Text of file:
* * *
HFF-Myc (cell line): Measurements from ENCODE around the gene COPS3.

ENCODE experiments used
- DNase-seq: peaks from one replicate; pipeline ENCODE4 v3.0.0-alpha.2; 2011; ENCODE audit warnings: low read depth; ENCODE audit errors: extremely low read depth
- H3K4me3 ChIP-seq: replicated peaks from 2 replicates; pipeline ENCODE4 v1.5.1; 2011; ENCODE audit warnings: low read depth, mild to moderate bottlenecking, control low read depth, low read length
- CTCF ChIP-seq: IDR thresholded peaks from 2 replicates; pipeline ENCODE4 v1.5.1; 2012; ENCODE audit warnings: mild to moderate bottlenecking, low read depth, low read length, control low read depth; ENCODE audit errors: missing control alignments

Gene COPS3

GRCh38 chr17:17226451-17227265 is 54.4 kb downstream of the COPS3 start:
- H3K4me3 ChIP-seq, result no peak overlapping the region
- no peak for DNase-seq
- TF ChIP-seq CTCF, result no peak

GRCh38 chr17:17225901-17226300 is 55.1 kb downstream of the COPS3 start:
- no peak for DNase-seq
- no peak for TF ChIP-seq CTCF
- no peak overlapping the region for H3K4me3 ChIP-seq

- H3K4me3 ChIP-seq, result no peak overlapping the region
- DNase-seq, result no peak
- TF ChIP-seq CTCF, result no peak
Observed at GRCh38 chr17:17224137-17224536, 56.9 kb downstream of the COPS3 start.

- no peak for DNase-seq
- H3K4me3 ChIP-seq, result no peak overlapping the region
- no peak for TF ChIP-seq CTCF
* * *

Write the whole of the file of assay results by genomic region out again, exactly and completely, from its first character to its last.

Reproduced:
HFF-Myc (cell line): Measurements from ENCODE around the gene COPS3.

ENCODE experiments used
- DNase-seq: peaks from one replicate; pipeline ENCODE4 v3.0.0-alpha.2; 2011; ENCODE audit warnings: low read depth; ENCODE audit errors: extremely low read depth
- H3K4me3 ChIP-seq: replicated peaks from 2 replicates; pipeline ENCODE4 v1.5.1; 2011; ENCODE audit warnings: low read depth, mild to moderate bottlenecking, control low read depth, low read length
- CTCF ChIP-seq: IDR thresholded peaks from 2 replicates; pipeline ENCODE4 v1.5.1; 2012; ENCODE audit warnings: mild to moderate bottlenecking, low read depth, low read length, control low read depth; ENCODE audit errors: missing control alignments

Gene COPS3

GRCh38 chr17:17226451-17227265 is 54.4 kb downstream of the COPS3 start:
- H3K4me3 ChIP-seq, result no peak overlapping the region
- no peak for DNase-seq
- TF ChIP-seq CTCF, result no peak

GRCh38 chr17:17225901-17226300 is 55.1 kb downstream of the COPS3 start:
- no peak for DNase-seq
- no peak for TF ChIP-seq CTCF
- no peak overlapping the region for H3K4me3 ChIP-seq

- H3K4me3 ChIP-seq, result no peak overlapping the region
- DNase-seq, result no peak
- TF ChIP-seq CTCF, result no peak
Observed at GRCh38 chr17:17224137-17224536, 56.9 kb downstream of the COPS3 start.

- no peak for DNase-seq
- H3K4me3 ChIP-seq, result no peak overlapping the region
- no peak for TF ChIP-seq CTCF